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Abstract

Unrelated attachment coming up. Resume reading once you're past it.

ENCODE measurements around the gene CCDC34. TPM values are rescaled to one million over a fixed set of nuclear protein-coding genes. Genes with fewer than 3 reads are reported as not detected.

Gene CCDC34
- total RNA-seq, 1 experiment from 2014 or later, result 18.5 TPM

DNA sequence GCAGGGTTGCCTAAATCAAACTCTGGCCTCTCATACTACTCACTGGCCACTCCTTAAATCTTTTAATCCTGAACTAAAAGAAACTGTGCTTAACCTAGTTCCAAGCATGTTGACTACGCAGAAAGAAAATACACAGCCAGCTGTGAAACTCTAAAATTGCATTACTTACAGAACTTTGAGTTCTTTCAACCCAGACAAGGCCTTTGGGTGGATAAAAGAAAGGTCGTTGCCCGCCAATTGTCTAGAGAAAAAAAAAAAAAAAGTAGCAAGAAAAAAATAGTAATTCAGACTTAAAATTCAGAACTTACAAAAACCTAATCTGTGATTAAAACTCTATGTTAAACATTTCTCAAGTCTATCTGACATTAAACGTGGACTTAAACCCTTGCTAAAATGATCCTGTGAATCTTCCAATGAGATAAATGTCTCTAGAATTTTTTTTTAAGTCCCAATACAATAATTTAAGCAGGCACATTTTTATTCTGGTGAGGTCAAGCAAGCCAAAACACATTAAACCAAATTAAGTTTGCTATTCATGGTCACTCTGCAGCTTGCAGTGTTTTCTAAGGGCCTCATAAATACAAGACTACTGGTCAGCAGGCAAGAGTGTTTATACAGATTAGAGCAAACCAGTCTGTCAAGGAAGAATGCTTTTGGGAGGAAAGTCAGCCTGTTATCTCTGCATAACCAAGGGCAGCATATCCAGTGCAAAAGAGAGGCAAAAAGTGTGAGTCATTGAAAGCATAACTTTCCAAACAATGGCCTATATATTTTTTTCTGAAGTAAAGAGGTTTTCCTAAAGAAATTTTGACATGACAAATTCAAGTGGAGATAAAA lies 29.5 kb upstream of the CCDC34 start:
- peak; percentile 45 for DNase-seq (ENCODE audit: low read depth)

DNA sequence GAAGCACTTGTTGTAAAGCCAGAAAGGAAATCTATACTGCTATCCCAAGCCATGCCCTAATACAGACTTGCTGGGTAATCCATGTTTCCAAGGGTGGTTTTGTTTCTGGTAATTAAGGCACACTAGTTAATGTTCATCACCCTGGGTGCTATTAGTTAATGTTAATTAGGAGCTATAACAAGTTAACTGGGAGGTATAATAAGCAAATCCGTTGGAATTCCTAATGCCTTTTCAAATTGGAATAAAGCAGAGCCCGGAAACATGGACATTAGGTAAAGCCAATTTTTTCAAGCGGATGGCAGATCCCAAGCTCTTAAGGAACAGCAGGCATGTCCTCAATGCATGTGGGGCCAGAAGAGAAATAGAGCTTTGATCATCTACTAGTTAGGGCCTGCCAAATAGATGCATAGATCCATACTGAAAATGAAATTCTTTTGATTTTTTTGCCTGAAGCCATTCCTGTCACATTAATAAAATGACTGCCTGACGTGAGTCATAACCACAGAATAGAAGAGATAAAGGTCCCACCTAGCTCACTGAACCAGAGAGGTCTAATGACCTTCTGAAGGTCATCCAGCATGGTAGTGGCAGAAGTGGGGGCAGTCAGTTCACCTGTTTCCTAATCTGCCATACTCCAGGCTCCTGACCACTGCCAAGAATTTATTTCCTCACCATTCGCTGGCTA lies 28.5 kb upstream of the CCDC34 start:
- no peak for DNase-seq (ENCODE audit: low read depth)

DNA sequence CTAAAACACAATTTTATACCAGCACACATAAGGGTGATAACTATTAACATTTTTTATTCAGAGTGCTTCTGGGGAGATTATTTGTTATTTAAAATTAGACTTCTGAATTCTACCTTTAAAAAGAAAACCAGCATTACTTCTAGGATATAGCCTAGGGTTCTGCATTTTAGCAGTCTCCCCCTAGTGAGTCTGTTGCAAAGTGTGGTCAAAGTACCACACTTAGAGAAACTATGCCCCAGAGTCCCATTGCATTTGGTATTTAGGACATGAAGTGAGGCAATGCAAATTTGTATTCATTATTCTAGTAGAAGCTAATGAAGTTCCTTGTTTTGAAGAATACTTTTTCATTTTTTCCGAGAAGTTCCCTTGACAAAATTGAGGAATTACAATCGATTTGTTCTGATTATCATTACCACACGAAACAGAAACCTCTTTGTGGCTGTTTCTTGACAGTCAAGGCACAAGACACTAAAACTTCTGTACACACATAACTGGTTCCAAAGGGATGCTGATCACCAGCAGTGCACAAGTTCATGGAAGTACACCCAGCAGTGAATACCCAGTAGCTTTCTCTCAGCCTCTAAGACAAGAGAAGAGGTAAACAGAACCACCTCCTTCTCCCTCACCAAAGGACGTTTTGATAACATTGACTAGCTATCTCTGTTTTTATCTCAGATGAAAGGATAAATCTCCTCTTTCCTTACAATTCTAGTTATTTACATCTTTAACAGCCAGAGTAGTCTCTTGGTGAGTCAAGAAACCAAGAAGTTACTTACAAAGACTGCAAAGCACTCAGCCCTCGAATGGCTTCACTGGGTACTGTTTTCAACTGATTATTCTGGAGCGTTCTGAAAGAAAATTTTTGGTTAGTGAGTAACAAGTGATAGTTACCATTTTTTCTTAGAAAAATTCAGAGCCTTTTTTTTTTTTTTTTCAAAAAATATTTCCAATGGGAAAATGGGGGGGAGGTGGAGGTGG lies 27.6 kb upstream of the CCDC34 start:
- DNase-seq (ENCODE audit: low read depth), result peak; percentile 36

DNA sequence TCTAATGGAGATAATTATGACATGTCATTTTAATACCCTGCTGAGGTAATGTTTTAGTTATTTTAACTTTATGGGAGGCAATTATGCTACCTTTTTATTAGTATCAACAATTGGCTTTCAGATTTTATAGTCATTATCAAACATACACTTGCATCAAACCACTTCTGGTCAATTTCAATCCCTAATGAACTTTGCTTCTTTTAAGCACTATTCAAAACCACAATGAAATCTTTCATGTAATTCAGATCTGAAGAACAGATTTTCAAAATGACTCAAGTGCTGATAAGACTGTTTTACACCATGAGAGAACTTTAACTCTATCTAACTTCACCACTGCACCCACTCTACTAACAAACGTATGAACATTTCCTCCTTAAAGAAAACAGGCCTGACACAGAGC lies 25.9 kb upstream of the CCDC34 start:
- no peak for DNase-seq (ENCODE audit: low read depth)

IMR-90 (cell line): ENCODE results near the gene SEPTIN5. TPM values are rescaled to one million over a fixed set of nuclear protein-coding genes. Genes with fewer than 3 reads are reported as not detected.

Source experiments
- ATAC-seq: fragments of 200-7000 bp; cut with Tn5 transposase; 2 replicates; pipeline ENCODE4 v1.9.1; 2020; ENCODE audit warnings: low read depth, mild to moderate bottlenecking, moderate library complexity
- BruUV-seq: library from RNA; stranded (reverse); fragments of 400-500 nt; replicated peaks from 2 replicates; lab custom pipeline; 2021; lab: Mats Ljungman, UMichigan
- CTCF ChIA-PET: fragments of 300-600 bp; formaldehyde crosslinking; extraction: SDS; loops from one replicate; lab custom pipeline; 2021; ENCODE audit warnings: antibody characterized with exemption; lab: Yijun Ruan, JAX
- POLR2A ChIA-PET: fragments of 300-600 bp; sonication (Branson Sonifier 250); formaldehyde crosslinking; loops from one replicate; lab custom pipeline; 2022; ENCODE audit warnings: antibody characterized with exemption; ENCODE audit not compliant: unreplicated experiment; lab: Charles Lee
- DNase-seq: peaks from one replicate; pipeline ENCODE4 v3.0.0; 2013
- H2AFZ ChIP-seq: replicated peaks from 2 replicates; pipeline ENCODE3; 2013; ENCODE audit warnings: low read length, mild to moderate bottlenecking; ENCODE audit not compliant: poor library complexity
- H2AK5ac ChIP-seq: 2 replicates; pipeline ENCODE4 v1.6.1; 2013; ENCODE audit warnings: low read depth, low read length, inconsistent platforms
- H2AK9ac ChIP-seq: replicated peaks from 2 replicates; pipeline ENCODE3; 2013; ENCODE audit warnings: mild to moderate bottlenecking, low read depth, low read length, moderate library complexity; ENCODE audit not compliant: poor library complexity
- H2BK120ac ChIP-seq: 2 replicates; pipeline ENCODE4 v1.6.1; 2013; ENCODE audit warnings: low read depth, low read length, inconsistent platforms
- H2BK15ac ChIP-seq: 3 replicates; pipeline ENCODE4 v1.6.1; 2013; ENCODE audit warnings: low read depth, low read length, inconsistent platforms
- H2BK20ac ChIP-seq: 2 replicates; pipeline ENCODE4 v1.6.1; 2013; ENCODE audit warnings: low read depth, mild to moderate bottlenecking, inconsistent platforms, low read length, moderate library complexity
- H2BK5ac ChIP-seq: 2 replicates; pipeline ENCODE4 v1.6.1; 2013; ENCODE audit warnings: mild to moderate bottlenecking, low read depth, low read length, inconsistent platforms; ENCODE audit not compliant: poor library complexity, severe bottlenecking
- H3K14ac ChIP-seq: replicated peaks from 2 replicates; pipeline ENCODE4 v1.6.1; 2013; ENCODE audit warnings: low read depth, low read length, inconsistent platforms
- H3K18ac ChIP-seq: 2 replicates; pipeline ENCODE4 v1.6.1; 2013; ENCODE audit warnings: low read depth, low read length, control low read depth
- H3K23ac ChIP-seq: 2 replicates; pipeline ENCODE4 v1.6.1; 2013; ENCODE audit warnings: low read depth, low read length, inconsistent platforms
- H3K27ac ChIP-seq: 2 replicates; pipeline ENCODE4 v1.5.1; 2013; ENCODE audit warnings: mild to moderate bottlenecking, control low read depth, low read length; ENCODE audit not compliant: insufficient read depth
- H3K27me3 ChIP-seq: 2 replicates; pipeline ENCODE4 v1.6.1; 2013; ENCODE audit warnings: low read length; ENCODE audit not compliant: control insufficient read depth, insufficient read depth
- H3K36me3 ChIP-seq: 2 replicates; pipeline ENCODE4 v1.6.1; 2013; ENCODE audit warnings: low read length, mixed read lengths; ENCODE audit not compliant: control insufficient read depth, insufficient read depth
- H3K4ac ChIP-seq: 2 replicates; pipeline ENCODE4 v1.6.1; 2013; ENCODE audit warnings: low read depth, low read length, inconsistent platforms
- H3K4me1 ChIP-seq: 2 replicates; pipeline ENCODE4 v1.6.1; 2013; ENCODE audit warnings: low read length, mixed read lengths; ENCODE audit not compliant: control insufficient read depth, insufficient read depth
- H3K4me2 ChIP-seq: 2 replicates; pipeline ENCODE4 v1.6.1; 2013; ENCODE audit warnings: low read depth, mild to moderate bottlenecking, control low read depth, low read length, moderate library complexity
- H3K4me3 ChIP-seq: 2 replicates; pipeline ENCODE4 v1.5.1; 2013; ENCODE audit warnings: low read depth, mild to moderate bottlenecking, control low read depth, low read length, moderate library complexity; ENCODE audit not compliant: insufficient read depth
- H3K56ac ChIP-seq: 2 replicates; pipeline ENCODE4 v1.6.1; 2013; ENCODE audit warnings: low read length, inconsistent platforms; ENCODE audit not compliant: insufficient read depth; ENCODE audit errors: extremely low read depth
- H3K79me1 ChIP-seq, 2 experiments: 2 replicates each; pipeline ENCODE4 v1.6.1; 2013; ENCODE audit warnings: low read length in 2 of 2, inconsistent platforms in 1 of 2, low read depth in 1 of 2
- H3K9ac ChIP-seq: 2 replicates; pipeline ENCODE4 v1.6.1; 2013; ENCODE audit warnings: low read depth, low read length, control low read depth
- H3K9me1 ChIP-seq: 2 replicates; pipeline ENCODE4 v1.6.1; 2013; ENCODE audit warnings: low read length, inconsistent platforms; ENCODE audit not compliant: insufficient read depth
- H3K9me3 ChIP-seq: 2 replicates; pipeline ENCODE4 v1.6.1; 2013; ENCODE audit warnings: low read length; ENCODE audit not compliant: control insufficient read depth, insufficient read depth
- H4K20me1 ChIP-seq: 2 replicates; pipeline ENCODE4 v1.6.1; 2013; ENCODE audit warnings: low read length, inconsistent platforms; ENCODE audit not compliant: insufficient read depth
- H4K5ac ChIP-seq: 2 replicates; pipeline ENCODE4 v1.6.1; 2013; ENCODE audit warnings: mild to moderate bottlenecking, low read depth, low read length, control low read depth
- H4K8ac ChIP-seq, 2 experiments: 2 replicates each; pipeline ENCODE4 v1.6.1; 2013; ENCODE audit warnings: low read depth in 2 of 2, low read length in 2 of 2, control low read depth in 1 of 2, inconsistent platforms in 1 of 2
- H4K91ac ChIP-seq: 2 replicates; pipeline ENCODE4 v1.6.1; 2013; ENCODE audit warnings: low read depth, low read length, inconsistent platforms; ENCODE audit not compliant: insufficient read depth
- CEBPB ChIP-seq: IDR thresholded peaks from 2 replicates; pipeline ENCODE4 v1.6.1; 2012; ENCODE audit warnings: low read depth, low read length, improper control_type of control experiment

Gendered division of responsibilities and activities is traditionally anchored in Maasai culture. With the changing socio-economic and natural environment, a diversification of livelihood strategies is observe by researchers. This found to induce intra-household changes. It is yet unclear how women and men contribute to household income and who benefits from milk sales as women's main income activity. Based on theoretic considerations, we use data of Maasai households living in Morogoro region, Tanzania, to address these questions by assessing respective income shares and milk commercialization. Our findings suggest that with increasing access to milk markets women contribute 39%, 52% and up to 57% of total income. Further, our results indicate that most women control the direct use of milk income. COnsidering indirect effects, this income benefits one fifth of women respondents. Supplementary housekeeping money is mostly spent on diversifying and increasing food purchases.

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